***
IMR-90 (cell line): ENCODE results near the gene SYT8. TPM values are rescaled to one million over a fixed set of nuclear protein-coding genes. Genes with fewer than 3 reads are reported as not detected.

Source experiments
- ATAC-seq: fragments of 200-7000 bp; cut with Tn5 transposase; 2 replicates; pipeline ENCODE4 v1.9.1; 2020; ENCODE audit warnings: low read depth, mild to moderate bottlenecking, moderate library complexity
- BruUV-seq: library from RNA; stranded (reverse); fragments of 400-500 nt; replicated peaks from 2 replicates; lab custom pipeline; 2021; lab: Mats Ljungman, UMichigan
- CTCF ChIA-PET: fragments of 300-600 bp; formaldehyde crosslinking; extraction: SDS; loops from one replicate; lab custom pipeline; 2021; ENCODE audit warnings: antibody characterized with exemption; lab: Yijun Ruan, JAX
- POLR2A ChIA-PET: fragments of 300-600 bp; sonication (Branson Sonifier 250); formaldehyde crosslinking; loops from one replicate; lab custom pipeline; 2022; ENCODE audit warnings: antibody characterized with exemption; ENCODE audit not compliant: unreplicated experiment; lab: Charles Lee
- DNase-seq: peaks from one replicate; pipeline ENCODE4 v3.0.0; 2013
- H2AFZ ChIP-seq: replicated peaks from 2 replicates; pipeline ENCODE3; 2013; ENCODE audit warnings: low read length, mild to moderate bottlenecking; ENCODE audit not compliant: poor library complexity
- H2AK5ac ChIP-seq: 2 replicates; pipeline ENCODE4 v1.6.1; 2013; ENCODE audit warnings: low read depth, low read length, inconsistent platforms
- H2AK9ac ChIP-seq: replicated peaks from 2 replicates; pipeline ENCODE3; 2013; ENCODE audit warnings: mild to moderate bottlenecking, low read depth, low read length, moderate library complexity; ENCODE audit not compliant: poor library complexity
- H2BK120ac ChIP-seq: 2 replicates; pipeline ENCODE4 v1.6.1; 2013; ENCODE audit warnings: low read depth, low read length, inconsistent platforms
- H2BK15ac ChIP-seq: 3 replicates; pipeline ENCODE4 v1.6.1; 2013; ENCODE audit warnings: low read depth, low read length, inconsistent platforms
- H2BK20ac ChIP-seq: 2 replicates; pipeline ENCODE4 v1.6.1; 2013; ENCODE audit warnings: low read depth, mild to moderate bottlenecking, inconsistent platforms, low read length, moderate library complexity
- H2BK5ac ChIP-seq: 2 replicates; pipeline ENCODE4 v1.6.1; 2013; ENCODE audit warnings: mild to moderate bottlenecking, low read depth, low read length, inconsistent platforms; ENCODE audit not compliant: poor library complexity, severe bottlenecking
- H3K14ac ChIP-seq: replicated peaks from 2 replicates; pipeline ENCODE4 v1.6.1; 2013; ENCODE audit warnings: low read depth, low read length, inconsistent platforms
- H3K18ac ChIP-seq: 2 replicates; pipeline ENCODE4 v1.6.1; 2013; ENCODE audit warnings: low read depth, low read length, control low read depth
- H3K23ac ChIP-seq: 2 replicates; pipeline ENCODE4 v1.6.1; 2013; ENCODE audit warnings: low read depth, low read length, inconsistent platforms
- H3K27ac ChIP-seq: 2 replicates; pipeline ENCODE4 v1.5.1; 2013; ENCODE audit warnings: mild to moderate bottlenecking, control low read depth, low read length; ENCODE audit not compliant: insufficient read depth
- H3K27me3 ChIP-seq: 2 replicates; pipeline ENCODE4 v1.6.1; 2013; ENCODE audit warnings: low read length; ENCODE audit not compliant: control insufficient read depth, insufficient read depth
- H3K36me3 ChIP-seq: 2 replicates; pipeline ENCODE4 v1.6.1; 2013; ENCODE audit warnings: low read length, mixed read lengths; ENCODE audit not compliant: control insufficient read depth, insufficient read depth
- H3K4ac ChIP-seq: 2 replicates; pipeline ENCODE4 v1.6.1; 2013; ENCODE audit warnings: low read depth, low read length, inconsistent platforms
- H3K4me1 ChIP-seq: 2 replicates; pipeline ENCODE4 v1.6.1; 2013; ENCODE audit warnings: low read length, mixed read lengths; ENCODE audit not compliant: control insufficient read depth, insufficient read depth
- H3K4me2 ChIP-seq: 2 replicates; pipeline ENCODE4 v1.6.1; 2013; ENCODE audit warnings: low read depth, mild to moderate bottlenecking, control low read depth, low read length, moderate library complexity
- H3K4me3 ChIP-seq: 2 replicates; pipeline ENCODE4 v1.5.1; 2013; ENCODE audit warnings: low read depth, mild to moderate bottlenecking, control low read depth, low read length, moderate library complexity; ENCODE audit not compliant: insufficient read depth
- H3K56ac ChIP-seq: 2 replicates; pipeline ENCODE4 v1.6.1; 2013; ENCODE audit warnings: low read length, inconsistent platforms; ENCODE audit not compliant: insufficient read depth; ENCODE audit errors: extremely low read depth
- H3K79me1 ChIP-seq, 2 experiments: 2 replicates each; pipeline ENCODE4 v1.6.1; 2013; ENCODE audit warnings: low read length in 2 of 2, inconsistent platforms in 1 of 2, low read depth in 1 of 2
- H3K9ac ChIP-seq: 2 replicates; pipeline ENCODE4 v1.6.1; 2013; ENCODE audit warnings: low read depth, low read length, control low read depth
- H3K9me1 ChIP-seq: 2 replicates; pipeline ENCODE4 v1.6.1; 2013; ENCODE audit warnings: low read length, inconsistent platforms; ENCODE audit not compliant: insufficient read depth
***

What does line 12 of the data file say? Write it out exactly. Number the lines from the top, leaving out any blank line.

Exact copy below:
- H2BK15ac ChIP-seq: 3 replicates; pipeline ENCODE4 v1.6.1; 2013; ENCODE audit warnings: low read depth, low read length, inconsistent platforms